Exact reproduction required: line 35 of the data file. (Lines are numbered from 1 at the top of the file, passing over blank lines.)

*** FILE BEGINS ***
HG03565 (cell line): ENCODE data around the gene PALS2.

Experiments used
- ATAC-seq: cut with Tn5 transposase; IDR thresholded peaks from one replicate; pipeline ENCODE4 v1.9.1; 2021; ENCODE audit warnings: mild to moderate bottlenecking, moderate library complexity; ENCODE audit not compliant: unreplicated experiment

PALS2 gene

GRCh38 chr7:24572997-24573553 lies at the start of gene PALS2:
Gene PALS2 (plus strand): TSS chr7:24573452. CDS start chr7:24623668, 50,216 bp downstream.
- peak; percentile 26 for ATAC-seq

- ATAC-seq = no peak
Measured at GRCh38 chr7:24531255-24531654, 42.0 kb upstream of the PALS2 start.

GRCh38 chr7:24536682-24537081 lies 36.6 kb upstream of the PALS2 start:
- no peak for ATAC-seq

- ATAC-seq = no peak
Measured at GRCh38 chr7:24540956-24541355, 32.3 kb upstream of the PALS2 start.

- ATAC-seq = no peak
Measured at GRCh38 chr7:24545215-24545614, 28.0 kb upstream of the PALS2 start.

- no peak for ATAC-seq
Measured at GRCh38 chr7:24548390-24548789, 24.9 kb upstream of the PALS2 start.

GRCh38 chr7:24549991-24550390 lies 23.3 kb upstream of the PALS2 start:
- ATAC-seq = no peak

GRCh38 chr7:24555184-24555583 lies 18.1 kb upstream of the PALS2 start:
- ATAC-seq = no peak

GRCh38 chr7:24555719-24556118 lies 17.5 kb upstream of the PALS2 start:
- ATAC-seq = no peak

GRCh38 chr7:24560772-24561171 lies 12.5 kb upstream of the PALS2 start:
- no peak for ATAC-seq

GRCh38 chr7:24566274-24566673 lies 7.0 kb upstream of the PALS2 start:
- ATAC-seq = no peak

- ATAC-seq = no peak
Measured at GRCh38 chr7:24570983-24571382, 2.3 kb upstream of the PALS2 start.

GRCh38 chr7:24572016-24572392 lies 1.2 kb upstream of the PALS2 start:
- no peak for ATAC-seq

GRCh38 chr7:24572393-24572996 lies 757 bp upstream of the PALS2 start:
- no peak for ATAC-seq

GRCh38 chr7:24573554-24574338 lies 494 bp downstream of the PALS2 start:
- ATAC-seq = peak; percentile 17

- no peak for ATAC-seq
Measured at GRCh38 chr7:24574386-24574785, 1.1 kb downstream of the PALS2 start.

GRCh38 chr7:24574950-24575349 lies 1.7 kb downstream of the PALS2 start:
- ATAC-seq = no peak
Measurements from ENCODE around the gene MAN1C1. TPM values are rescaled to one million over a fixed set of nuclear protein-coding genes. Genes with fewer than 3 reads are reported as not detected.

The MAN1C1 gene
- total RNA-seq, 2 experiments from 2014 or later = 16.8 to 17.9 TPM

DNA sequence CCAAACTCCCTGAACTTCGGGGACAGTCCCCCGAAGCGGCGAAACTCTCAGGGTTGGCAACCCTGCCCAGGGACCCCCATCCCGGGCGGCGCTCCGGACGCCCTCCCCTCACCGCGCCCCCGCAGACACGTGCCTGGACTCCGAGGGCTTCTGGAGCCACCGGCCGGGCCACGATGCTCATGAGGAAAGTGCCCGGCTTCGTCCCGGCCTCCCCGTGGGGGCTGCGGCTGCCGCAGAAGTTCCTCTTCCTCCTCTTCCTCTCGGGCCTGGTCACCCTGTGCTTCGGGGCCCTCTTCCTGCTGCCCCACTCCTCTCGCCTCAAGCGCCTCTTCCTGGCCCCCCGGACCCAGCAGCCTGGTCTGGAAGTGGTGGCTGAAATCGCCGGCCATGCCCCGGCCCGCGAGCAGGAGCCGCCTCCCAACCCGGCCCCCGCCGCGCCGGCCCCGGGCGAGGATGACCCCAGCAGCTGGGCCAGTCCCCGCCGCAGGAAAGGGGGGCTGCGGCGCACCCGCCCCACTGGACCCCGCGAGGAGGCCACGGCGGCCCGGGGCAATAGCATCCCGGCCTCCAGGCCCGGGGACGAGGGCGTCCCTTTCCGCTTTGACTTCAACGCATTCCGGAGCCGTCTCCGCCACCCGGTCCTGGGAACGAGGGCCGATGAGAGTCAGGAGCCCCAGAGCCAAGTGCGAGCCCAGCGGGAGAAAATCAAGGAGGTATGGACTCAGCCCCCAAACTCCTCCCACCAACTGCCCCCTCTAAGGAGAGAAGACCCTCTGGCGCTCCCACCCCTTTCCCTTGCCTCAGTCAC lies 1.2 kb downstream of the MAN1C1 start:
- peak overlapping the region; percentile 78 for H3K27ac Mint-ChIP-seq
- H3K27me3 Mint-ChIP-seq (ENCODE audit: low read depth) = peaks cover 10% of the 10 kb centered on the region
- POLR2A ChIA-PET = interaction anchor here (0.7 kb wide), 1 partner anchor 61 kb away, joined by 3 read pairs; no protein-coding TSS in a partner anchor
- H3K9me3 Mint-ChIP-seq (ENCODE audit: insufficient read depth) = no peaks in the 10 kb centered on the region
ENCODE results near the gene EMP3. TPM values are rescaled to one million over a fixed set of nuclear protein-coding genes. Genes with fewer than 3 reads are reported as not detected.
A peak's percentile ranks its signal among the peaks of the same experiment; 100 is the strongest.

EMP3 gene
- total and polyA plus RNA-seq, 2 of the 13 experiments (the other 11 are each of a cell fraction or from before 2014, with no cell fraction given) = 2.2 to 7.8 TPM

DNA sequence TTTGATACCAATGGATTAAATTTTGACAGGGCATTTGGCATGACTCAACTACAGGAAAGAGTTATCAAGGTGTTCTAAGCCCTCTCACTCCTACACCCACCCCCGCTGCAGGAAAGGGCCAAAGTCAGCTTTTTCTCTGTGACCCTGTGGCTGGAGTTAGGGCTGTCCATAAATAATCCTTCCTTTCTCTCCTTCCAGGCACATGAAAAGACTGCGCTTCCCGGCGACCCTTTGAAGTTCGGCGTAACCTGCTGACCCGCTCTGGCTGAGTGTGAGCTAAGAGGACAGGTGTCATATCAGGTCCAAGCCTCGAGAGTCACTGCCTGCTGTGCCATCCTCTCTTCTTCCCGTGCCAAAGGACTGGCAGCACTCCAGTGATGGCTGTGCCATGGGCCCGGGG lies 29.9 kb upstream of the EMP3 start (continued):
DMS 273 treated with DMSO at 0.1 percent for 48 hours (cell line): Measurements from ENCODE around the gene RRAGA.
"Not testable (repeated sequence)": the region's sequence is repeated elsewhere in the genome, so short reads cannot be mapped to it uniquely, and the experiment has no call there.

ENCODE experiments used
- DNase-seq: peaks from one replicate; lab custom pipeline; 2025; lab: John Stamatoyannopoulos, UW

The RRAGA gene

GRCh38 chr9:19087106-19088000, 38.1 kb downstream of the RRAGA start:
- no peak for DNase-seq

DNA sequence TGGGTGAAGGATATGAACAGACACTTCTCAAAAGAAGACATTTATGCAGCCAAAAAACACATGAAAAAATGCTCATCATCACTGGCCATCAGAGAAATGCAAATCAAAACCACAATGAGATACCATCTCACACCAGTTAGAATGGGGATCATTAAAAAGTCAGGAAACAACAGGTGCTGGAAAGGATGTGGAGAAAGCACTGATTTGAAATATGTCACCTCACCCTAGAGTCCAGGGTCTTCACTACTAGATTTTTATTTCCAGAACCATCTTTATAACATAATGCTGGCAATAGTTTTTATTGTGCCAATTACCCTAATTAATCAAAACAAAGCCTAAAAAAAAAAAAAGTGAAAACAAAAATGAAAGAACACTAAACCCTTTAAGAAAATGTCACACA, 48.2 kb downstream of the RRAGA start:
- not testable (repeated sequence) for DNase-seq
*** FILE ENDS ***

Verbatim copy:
- ATAC-seq = peak; percentile 17